11 chicken slaughterhouses to get one-month waiver of levy on foreign workers under Malaysia’s export ban

SINGAPORE – Eleven chicken slaughterhouses here affected by Malaysia’s chicken export ban will receive a one-month foreign worker tax waiver to help support employers and preserve industry capacity.

The measure, part of a $1.5 billion support package announced Tuesday (June 21) by Deputy Prime Minister and Finance Minister Lawrence Wong, helps chicken slaughterhouses, which have had to shut down production lines and furlough staff due to the export ban.

Malaysia imposed a ban on chicken exports on June 1 amid shortages in the country. Exports have been halted so that prices and supply can stabilize.

According to the Singapore Food Agency, 34% of Singapore’s chicken supply comes from Malaysia. Most of the Malaysian supply is imported live and slaughtered here.

In Tuesday’s announcement, the Premier of State for Labor Koh Poh Koon acknowledged that chicken slaughterhouses, whose employees’ livelihoods depend on slaughtering live chickens, have been directly affected by the ban.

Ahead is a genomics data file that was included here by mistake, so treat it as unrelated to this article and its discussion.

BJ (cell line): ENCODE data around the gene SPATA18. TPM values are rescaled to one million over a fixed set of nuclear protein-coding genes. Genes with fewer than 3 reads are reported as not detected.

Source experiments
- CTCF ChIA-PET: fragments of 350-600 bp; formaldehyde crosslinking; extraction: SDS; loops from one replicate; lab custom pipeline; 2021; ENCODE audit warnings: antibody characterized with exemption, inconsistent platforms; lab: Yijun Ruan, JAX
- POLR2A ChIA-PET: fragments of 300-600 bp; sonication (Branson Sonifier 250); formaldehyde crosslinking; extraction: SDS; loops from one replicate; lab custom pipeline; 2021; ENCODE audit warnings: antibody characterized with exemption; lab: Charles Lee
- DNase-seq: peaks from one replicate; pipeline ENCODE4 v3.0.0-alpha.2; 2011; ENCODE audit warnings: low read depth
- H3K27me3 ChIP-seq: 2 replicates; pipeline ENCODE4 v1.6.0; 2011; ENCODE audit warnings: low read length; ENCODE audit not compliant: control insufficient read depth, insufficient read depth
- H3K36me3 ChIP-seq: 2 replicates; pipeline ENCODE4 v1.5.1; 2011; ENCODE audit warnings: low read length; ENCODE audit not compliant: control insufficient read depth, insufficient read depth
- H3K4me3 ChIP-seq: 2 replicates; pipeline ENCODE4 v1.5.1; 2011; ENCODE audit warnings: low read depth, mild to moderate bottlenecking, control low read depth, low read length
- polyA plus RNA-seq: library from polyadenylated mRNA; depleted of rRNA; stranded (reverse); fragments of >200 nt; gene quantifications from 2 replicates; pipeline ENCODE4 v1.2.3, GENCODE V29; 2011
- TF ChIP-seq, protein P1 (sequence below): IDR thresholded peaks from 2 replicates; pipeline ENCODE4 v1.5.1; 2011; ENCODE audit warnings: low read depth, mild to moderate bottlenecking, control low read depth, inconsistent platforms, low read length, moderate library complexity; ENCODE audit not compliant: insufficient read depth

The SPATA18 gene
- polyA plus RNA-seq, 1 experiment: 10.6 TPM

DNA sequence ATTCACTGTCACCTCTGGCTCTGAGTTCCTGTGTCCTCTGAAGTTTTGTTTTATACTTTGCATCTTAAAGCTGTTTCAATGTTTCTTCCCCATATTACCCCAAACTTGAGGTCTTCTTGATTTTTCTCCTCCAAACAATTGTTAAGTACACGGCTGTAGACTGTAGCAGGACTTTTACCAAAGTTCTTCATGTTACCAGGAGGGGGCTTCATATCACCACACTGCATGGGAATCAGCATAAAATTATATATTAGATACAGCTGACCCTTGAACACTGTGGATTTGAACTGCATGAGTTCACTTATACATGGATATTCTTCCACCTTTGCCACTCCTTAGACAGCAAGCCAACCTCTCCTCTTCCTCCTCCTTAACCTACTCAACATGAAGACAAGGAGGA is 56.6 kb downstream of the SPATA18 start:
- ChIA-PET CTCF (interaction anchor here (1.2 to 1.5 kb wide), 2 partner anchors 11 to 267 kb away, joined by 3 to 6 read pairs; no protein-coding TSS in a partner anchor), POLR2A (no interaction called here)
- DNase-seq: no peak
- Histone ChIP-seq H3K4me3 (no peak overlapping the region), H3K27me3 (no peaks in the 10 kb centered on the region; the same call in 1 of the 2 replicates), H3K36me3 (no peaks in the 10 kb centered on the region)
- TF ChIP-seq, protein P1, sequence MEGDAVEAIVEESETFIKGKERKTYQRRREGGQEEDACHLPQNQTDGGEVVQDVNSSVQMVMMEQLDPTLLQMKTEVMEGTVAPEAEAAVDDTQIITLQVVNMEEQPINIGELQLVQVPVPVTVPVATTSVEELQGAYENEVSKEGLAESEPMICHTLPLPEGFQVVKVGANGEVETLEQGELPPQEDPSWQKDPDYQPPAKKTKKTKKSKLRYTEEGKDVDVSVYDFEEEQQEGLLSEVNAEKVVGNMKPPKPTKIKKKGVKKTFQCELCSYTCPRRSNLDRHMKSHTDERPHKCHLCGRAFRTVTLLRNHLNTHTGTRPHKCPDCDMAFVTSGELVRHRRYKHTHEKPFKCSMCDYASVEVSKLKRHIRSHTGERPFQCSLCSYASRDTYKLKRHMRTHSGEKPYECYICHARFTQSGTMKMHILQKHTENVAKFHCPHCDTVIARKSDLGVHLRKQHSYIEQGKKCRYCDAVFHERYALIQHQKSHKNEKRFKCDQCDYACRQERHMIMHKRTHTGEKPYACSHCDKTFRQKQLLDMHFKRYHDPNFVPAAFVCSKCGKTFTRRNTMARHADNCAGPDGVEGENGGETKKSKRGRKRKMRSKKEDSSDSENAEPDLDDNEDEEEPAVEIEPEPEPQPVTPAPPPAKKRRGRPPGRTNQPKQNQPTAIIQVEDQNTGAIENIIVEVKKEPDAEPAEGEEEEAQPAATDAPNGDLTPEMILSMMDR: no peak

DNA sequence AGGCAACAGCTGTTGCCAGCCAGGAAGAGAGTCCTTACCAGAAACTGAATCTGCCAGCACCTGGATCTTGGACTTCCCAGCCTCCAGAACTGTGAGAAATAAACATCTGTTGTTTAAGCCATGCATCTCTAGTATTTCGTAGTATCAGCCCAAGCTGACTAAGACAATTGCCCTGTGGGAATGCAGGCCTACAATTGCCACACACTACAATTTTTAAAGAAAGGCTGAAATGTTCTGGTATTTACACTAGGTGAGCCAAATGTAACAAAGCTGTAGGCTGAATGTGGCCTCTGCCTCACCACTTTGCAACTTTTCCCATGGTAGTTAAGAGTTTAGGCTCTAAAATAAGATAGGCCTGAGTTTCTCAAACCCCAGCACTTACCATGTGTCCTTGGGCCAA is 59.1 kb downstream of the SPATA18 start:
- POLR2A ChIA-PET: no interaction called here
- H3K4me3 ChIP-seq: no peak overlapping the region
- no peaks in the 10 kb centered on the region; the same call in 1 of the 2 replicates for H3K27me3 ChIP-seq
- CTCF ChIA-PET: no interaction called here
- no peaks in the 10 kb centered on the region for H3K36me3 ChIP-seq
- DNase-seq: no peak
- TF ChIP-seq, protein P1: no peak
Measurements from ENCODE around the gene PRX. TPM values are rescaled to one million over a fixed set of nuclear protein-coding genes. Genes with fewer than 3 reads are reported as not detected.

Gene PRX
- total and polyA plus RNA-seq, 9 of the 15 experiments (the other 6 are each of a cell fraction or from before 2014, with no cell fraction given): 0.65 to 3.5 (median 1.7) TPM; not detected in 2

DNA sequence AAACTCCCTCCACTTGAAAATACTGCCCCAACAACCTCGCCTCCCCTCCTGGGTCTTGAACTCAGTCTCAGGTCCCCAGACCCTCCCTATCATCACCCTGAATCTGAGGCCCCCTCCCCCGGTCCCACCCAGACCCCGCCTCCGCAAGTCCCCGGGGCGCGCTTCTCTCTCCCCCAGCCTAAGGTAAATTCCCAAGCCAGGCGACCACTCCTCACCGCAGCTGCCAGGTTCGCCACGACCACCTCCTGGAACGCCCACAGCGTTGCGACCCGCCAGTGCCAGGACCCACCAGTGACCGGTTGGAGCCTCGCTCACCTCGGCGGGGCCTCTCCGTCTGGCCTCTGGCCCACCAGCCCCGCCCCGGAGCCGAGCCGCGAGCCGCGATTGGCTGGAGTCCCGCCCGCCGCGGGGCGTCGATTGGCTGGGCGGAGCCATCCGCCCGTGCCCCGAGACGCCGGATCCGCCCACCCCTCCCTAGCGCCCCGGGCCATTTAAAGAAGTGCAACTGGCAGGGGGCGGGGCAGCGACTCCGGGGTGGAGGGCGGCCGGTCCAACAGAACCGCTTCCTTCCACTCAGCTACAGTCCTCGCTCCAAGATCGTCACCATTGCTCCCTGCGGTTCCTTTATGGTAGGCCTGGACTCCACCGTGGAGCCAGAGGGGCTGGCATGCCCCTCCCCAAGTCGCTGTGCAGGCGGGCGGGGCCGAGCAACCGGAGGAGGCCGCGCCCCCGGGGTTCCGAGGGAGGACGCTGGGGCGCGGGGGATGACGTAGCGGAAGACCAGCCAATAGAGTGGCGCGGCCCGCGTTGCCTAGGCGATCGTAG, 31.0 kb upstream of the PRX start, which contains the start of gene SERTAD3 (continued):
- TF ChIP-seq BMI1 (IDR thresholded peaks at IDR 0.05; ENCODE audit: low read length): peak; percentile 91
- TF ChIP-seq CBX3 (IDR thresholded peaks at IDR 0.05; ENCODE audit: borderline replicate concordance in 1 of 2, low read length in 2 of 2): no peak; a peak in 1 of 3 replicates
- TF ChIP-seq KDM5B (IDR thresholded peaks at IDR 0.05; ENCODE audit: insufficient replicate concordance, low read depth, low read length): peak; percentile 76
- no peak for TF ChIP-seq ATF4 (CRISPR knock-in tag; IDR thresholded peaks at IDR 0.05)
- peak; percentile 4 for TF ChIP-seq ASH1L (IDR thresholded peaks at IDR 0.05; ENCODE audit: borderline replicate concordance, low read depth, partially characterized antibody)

He added that the government was working closely with industry partners and trade associations to increase the alternative supply of chicken in Singapore and had also assisted affected stall owners to switch to frozen chicken or thawed frozen chicken. as alternatives.

Mr Koh said: “The majority of poultry and chicken rice stalls have remained open and have been able to branch out and use thawed frozen chicken, fresh kampung chicken or black chicken.”

He added that the National Environment Agency has received calls from merchants who continue to have difficulty pivoting and is actively assisting them.

Mr. Koh also encouraged businesses to build the resilience of their food supply networks by implementing appropriate business continuity plans, such as diversifying and maintaining more links with alternative supply sources.

He said, “We want to urge all merchants and businesses to adapt and support each other in finding new sources, new channels and thinking about new business models.”

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